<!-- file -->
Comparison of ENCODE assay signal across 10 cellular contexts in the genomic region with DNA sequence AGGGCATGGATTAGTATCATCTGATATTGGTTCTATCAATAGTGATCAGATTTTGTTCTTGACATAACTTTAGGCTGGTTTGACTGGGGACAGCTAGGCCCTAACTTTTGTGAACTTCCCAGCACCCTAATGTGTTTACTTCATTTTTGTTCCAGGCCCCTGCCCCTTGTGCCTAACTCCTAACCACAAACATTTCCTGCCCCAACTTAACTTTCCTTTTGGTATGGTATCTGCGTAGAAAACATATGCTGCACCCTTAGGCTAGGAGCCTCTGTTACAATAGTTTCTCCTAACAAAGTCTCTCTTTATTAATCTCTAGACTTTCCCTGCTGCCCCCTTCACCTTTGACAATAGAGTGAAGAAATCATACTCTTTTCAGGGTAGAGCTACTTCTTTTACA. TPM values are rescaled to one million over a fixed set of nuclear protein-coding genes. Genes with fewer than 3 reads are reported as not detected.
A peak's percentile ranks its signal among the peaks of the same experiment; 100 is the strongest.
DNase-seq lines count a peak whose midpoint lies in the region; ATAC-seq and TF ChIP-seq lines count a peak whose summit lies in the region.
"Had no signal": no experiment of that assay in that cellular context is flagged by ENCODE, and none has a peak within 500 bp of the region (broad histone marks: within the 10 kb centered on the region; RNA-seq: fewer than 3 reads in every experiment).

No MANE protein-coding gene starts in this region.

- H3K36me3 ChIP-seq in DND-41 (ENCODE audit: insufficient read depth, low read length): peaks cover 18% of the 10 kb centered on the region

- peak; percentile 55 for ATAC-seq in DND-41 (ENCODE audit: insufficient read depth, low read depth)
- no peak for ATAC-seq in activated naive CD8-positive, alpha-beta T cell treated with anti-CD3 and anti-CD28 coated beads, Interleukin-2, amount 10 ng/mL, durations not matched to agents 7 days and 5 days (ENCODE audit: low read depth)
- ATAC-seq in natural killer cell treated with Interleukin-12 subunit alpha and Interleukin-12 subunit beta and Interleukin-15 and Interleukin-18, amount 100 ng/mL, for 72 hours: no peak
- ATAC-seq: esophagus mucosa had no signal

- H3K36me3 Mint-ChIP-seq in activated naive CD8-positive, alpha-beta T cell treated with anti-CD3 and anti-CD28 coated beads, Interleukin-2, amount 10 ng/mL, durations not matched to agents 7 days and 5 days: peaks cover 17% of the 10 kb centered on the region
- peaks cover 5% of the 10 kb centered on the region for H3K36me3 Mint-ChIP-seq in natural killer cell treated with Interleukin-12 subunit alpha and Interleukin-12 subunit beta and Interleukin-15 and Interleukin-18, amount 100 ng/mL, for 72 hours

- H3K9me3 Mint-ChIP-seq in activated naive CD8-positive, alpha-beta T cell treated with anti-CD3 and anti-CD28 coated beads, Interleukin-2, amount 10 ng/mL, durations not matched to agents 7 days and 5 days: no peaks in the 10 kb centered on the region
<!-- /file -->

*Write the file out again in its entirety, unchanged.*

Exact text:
Comparison of ENCODE assay signal across 10 cellular contexts in the genomic region with DNA sequence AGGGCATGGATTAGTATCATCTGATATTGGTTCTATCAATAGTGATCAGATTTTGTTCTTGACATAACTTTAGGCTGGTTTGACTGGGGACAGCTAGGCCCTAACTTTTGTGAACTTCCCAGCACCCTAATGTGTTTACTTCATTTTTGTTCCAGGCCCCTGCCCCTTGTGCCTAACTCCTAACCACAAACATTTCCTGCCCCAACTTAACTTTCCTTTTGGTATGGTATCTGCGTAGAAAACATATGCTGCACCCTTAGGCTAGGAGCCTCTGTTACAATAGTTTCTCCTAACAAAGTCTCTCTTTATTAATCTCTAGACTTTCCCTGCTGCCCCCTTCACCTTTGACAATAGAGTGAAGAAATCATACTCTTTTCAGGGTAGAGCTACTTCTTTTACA. TPM values are rescaled to one million over a fixed set of nuclear protein-coding genes. Genes with fewer than 3 reads are reported as not detected.
A peak's percentile ranks its signal among the peaks of the same experiment; 100 is the strongest.
DNase-seq lines count a peak whose midpoint lies in the region; ATAC-seq and TF ChIP-seq lines count a peak whose summit lies in the region.
"Had no signal": no experiment of that assay in that cellular context is flagged by ENCODE, and none has a peak within 500 bp of the region (broad histone marks: within the 10 kb centered on the region; RNA-seq: fewer than 3 reads in every experiment).

No MANE protein-coding gene starts in this region.

- H3K36me3 ChIP-seq in DND-41 (ENCODE audit: insufficient read depth, low read length): peaks cover 18% of the 10 kb centered on the region

- peak; percentile 55 for ATAC-seq in DND-41 (ENCODE audit: insufficient read depth, low read depth)
- no peak for ATAC-seq in activated naive CD8-positive, alpha-beta T cell treated with anti-CD3 and anti-CD28 coated beads, Interleukin-2, amount 10 ng/mL, durations not matched to agents 7 days and 5 days (ENCODE audit: low read depth)
- ATAC-seq in natural killer cell treated with Interleukin-12 subunit alpha and Interleukin-12 subunit beta and Interleukin-15 and Interleukin-18, amount 100 ng/mL, for 72 hours: no peak
- ATAC-seq: esophagus mucosa had no signal

- H3K36me3 Mint-ChIP-seq in activated naive CD8-positive, alpha-beta T cell treated with anti-CD3 and anti-CD28 coated beads, Interleukin-2, amount 10 ng/mL, durations not matched to agents 7 days and 5 days: peaks cover 17% of the 10 kb centered on the region
- peaks cover 5% of the 10 kb centered on the region for H3K36me3 Mint-ChIP-seq in natural killer cell treated with Interleukin-12 subunit alpha and Interleukin-12 subunit beta and Interleukin-15 and Interleukin-18, amount 100 ng/mL, for 72 hours

- H3K9me3 Mint-ChIP-seq in activated naive CD8-positive, alpha-beta T cell treated with anti-CD3 and anti-CD28 coated beads, Interleukin-2, amount 10 ng/mL, durations not matched to agents 7 days and 5 days: no peaks in the 10 kb centered on the region